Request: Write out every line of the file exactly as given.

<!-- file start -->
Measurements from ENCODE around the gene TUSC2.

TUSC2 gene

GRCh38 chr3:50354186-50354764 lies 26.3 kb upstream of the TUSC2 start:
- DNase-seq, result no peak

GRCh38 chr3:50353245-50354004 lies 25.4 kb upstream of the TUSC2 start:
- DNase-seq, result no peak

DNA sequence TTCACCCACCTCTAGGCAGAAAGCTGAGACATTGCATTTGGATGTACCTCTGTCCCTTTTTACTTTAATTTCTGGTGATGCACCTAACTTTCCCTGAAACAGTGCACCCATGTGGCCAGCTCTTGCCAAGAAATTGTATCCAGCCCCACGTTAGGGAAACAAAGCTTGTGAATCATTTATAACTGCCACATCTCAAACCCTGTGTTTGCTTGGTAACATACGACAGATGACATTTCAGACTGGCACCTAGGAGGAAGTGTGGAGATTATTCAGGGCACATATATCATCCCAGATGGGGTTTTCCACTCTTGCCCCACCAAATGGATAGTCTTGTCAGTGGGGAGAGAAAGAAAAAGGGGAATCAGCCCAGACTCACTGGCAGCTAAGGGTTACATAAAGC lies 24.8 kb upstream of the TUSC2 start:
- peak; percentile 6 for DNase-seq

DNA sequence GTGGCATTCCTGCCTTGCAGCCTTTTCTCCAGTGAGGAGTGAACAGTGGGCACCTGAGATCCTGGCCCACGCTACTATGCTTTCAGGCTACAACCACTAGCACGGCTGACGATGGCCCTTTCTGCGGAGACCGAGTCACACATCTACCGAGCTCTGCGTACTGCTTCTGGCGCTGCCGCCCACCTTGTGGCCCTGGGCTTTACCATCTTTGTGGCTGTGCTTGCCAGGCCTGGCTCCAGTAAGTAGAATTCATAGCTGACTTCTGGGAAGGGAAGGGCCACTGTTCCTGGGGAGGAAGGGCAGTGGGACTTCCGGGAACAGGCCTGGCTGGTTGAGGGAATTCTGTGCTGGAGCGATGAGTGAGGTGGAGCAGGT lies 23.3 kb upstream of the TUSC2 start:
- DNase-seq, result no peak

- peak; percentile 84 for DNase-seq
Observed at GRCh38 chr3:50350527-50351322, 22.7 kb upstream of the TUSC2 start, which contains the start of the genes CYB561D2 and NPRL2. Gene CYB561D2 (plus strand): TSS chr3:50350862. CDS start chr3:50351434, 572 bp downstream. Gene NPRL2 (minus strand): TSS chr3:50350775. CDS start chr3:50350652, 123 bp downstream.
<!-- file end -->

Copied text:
Measurements from ENCODE around the gene TUSC2.

TUSC2 gene

GRCh38 chr3:50354186-50354764 lies 26.3 kb upstream of the TUSC2 start:
- DNase-seq, result no peak

GRCh38 chr3:50353245-50354004 lies 25.4 kb upstream of the TUSC2 start:
- DNase-seq, result no peak

DNA sequence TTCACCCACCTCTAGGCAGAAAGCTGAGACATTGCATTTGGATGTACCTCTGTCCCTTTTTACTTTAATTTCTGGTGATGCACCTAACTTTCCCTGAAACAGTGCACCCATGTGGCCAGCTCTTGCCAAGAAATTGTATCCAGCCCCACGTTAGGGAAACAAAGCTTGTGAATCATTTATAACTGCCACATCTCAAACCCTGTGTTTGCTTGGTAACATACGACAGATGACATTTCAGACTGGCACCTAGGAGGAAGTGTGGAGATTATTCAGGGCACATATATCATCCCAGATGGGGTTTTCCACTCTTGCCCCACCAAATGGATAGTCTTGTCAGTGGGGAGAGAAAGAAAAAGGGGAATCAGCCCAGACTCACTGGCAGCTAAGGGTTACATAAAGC lies 24.8 kb upstream of the TUSC2 start:
- peak; percentile 6 for DNase-seq

DNA sequence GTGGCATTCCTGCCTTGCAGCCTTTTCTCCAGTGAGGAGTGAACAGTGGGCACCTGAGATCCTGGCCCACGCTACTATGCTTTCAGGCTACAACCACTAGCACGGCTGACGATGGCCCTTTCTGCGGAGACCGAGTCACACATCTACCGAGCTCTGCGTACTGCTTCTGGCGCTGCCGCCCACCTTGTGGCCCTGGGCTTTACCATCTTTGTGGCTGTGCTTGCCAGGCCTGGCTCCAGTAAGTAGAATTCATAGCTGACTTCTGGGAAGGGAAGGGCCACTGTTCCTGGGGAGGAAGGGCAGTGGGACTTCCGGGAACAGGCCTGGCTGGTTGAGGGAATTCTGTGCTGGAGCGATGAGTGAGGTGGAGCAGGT lies 23.3 kb upstream of the TUSC2 start:
- DNase-seq, result no peak

- peak; percentile 84 for DNase-seq
Observed at GRCh38 chr3:50350527-50351322, 22.7 kb upstream of the TUSC2 start, which contains the start of the genes CYB561D2 and NPRL2. Gene CYB561D2 (plus strand): TSS chr3:50350862. CDS start chr3:50351434, 572 bp downstream. Gene NPRL2 (minus strand): TSS chr3:50350775. CDS start chr3:50350652, 123 bp downstream.